The requirements set for the protective properties of food packaging are stricter than those for non-food end-uses. Nevertheless, Heinonen notes that it is important to keep in mind the customers’ wishes alongside the barrier discussion. Brands don’t just want to ensure the safety and hygiene of their products — they want to make the product packaging attractive and eye-catching too.

“Current solutions often focus on the barrier properties of the interior of the packaging, with the exterior of the packaging receiving less attention during the design process. This might have a negative effect on the print quality of the packaging.”

One of UPM’s solutions to creating attractive food packaging is a translucent paper that could replace transparent plastics. This material was developed based on existing solutions for label release papers. The paper has great tensile strength and a translucence of 50%. With further processing, the material can reach a translucence of up to 70%.

UPM-Spec-woman-supermarket-pasta-KK-1920.jpg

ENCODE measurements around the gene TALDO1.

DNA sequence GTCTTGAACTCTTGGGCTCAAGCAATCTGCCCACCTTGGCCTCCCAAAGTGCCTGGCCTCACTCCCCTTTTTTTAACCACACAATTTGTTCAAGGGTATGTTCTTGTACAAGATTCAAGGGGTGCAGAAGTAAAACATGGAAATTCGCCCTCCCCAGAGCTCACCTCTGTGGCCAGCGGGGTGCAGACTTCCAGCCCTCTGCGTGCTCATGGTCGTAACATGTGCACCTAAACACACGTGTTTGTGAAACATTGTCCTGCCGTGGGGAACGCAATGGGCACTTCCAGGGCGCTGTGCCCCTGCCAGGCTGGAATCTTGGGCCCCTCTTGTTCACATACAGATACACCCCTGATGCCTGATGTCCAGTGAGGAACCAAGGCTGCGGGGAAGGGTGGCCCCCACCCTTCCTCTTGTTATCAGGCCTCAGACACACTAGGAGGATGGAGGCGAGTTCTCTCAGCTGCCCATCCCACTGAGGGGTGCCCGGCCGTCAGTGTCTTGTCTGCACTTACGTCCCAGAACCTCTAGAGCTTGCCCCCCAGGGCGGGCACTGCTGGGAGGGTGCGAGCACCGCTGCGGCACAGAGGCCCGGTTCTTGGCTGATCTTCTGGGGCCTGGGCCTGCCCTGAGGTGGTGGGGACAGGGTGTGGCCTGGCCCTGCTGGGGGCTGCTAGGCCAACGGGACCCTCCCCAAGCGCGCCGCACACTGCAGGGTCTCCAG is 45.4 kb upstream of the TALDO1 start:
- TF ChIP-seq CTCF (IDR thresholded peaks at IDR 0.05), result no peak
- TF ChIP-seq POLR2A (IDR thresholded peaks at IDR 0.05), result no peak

“Let’s consider products single-packed in plastic wrapping. Could the secondary plastic packaging be replaced with translucent paper? In that case, the amount of plastic used could be reduced and the product would still be visible with plenty of surface area for printing,” Heinonen explains.

As we have learnt, there is a lot of momentum in the development of both food packaging and non-food packaging. Behind all this innovation and development work, UPM is also focusing on the basics: fresh seedlings are always planted when trees are harvested for the paper industry. The cycle goes on to provide pulpwood also for the generations to come. 

Article originally appeared in Pakkaus-lehti, issue 03/2020 "Vastuullinen metsänhoito on kaiken perusta"